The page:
A couple of years ago, I noticed a lot of people comparing library websites to Amazon.com. Amazon has far more stuff in their catalog than any library system (probably—I don’t actually have any numbers to back up this statement) and yet they manage to maintain a site that’s much more user friendly and highly functional than most library websites; their information architecture, their UX design, and the ways they leverage their product metadata puts most library websites to shame.
I’ve been hearing about microinteraction design rather a lot in the last couple of weeks. This morning, a coworker sent me a link to an article on Fast Company about Dan Saffer’s book, Microinteractions: Designing with Details.
(It’s worth reading not just for the article but for the comments, as well – they’re pretty amusing!)
I really like the philosophy of microinteraction design. It appeals to what I understand about neurology – that we’re evolved to be paleolithic hunter-gatherers and our brains are wired to take in all the little details of our surroundings (animal sign for food and danger, edible plant sign, water sign, weather sign). Our fundamental functioning of mind is based on being hyperaware of the details around us, the visceral input that informs all of our interactions with the world. It’s the details that wake up our full attention and spur our brains to engage at their fullest capacity. It’s the details that make things really real for us. Microinteractions fulfill a similar role in a digital environment as visceral input in the analog world.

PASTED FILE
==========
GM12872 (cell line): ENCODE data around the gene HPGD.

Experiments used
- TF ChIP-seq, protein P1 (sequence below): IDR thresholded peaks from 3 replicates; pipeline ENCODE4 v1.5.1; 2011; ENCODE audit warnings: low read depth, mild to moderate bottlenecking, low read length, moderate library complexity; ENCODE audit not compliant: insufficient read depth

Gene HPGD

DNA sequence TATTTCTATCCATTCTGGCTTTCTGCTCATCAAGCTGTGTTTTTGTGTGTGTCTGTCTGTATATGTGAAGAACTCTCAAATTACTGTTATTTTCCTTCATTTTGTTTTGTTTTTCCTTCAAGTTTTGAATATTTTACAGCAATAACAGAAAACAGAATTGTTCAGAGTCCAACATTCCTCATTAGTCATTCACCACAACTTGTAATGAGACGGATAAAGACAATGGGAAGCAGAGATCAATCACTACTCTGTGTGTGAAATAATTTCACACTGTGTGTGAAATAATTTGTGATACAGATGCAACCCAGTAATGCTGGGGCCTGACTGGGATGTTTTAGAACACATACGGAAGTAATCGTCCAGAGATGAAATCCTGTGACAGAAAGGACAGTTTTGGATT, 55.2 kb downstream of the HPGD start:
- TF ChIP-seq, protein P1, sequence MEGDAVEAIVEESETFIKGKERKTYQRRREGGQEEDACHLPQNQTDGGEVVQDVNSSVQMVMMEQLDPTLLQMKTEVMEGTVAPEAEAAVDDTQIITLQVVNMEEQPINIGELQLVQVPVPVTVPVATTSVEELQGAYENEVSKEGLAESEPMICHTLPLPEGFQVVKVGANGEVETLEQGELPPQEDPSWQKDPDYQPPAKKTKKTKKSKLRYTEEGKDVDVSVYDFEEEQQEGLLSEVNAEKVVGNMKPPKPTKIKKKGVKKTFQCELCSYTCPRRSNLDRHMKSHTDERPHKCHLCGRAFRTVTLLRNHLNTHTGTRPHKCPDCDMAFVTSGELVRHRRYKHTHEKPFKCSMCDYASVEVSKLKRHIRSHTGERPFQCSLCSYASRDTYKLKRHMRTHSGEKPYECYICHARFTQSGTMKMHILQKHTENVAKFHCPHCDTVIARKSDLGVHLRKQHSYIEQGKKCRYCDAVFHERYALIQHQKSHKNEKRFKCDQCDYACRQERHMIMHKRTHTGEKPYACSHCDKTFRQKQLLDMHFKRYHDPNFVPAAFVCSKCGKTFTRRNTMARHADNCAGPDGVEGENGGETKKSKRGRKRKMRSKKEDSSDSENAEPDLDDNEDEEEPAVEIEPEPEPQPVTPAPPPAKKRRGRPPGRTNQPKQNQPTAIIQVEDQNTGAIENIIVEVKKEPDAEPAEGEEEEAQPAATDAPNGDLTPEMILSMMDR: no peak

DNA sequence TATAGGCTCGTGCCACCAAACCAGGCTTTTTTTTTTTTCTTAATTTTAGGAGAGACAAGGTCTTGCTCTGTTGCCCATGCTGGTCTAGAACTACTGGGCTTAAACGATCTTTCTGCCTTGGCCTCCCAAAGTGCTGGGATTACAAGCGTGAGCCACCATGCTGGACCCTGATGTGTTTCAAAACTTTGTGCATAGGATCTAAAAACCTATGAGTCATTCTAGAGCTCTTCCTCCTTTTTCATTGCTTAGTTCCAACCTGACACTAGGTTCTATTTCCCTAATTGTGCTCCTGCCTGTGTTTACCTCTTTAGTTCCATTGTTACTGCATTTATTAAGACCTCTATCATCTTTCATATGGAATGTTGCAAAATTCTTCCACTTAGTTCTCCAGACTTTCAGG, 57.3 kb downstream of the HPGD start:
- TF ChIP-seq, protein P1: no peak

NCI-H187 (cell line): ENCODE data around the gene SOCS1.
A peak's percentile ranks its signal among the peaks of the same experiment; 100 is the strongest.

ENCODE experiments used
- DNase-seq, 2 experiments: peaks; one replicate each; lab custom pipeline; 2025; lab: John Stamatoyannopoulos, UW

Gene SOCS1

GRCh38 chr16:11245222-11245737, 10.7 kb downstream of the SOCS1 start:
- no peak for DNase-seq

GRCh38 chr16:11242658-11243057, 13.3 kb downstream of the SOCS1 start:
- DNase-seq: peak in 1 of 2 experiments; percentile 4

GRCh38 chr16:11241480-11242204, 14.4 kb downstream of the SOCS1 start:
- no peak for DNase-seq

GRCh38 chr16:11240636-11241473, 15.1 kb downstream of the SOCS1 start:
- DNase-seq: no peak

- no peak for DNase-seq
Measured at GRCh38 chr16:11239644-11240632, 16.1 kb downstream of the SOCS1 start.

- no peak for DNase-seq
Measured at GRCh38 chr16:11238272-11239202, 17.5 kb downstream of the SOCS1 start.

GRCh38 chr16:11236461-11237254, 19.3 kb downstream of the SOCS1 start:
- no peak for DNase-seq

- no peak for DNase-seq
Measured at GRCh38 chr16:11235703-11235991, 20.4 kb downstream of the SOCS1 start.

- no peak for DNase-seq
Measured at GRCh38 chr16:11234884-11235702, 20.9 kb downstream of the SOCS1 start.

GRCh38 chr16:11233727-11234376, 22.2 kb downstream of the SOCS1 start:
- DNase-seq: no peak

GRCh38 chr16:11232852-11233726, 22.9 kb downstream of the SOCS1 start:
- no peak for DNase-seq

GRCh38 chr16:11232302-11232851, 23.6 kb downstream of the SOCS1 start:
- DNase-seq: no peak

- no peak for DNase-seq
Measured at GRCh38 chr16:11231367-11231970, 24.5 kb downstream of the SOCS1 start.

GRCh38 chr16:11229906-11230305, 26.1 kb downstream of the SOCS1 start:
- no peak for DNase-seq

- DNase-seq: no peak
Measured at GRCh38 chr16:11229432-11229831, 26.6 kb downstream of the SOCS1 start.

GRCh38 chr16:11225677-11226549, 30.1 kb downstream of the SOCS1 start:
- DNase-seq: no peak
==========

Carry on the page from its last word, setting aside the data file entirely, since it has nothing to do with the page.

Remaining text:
In particular, I like microinteraction design as an alternative to skeuomorphism – which does have legitimate uses (particularly for people who aren’t entirely comfortable in digital environments) but tends to be inelegant, clunky, and overly relied upon as a crutch for bad designers.
As my coworker summed up microinteraction design:
Indeed, details are everything – people pay attention to their comprehensive experiences, whether it’s IRL on online. Sites that are enjoyable to navigate/explore are products of thoughtful planning and design; since users have become much more discerning about site structure/features, more sophisticated (but not overly complicated) design approaches are needed.
I love this design philosophy and I’m eager to see what we can do with microinteractions.
When it comes to making sure that all of our services are available on our library’s website, the best strategy is to make access intuitive and obvious.
The mistake that’s all too easy to make (and all too frequently made) is to assume that this means putting points of access right there on the home page.
At certain point, though, this requires either:
Putting so many points of access on the home page that everything gets lost in the chaos and the site loses any sense of focus at all; or,
Prioritizing certain services over others and keeping many points of access off the home page – which triggers our fear that we might fail to address every conceivable patron need in an obvious way, and unintentionally defines unwanted implications regarding the perceived relative value of these services.
Consider the way that many library websites handle online database collections: we list every database we have and let the patron find the one they need. We offer alphabetical listings of our databases, we have categorized lists… we offer multiple points of access to try and provide any given patron an option that might fit how they want to interact with the site.